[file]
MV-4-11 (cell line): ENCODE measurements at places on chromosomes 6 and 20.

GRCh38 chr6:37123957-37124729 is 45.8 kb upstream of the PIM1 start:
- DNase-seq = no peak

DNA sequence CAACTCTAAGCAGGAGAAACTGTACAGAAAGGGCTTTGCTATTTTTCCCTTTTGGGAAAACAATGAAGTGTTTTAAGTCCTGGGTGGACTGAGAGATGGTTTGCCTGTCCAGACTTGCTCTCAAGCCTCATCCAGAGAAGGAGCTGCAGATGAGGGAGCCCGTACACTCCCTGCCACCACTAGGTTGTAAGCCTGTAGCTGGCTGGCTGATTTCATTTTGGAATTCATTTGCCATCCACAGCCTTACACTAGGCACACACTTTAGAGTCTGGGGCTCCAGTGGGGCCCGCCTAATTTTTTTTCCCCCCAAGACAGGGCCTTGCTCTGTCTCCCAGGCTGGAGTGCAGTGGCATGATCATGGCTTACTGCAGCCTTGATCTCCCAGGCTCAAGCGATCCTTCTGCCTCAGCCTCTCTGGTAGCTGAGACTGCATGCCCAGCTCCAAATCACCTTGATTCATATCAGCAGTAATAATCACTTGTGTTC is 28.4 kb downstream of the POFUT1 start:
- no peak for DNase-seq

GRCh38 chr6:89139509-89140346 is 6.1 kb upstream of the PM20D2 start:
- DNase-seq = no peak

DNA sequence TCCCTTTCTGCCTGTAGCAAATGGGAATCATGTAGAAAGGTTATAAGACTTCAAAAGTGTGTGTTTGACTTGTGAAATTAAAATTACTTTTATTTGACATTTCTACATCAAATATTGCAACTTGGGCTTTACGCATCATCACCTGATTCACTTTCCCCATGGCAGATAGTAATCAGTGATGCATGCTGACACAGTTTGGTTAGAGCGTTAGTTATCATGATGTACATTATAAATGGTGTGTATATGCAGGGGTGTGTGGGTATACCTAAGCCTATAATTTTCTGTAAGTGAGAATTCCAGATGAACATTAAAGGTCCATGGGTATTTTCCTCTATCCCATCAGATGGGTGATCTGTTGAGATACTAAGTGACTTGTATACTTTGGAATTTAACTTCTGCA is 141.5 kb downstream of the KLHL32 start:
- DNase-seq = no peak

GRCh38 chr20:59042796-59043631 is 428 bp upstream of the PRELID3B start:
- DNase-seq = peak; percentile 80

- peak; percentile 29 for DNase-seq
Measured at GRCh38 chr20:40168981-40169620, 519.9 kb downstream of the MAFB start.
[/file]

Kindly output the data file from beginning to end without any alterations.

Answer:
MV-4-11 (cell line): ENCODE measurements at places on chromosomes 6 and 20.

GRCh38 chr6:37123957-37124729 is 45.8 kb upstream of the PIM1 start:
- DNase-seq = no peak

DNA sequence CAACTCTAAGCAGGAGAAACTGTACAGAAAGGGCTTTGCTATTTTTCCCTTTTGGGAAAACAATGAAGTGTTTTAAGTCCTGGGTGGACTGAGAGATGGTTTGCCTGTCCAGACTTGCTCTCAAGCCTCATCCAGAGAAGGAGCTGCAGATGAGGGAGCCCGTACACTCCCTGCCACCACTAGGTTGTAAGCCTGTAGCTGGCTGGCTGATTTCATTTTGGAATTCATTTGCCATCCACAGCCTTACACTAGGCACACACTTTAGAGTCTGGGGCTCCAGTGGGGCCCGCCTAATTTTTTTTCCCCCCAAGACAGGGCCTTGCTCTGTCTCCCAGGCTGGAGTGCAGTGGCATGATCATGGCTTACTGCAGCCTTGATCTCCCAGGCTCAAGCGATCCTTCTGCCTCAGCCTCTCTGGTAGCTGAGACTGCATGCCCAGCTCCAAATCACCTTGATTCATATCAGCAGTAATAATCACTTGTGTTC is 28.4 kb downstream of the POFUT1 start:
- no peak for DNase-seq

GRCh38 chr6:89139509-89140346 is 6.1 kb upstream of the PM20D2 start:
- DNase-seq = no peak

DNA sequence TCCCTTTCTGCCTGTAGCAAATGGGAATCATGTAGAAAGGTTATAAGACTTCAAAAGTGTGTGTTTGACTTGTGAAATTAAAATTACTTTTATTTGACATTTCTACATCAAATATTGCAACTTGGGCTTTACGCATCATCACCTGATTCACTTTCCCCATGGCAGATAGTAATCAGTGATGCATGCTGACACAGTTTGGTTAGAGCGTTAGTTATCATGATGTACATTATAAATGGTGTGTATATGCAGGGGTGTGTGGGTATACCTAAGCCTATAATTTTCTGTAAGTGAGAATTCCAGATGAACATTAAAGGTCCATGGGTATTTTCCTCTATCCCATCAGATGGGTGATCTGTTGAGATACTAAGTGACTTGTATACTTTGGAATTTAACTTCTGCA is 141.5 kb downstream of the KLHL32 start:
- DNase-seq = no peak

GRCh38 chr20:59042796-59043631 is 428 bp upstream of the PRELID3B start:
- DNase-seq = peak; percentile 80

- peak; percentile 29 for DNase-seq
Measured at GRCh38 chr20:40168981-40169620, 519.9 kb downstream of the MAFB start.